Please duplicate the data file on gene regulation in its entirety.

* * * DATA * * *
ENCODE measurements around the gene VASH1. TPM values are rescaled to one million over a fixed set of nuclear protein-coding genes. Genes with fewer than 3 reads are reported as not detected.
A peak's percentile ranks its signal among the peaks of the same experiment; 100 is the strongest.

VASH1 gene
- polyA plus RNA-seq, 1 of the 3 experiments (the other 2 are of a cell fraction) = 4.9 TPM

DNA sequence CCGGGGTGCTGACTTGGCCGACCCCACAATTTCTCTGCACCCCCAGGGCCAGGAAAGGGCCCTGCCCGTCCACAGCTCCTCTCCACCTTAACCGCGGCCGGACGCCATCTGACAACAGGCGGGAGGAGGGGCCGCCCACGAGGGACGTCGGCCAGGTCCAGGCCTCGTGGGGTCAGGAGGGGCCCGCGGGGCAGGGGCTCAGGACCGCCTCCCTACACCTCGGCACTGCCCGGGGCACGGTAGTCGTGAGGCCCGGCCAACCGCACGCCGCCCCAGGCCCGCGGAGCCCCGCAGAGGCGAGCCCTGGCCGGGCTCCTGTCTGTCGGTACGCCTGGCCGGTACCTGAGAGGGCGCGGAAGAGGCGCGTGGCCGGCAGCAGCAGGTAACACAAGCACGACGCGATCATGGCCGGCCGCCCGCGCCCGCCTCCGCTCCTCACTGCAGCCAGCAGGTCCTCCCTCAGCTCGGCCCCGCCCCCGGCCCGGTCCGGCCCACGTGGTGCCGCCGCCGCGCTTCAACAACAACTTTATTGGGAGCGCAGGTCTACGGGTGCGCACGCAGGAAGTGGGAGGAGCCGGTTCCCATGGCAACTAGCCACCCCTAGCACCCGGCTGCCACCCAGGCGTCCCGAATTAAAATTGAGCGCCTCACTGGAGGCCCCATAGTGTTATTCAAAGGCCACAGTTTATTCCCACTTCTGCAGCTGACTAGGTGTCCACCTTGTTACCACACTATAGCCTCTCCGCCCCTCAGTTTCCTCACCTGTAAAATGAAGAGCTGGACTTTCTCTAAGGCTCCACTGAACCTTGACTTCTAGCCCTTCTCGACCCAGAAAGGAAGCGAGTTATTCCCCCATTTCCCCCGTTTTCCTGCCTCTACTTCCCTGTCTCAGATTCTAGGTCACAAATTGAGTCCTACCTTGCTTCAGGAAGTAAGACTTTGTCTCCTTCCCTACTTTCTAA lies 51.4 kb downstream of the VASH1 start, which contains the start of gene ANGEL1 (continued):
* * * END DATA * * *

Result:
ENCODE measurements around the gene VASH1. TPM values are rescaled to one million over a fixed set of nuclear protein-coding genes. Genes with fewer than 3 reads are reported as not detected.
A peak's percentile ranks its signal among the peaks of the same experiment; 100 is the strongest.

VASH1 gene
- polyA plus RNA-seq, 1 of the 3 experiments (the other 2 are of a cell fraction) = 4.9 TPM

DNA sequence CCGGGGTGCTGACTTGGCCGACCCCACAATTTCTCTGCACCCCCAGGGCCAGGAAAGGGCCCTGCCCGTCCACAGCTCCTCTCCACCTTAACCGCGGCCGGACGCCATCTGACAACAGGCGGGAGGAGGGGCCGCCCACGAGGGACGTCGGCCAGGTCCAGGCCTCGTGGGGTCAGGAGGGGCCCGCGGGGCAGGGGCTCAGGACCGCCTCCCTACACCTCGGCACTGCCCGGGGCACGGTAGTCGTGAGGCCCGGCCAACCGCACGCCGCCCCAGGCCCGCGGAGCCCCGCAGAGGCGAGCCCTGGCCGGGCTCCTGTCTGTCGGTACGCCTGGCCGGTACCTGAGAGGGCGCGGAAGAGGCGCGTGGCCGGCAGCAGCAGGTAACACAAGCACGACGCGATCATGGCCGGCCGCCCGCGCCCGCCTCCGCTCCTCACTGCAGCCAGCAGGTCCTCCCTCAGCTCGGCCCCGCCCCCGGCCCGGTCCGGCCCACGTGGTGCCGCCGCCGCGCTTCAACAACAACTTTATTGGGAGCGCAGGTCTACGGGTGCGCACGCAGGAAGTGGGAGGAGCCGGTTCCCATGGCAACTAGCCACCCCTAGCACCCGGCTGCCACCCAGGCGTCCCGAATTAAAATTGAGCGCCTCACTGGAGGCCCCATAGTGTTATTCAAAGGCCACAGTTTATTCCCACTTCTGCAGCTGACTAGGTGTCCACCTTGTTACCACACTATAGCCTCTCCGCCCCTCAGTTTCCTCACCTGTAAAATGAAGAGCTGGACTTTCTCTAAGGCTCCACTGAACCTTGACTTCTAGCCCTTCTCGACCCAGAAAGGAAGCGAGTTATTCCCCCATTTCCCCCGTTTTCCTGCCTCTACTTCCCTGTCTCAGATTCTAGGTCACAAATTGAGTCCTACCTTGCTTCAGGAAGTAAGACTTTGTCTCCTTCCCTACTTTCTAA lies 51.4 kb downstream of the VASH1 start, which contains the start of gene ANGEL1 (continued):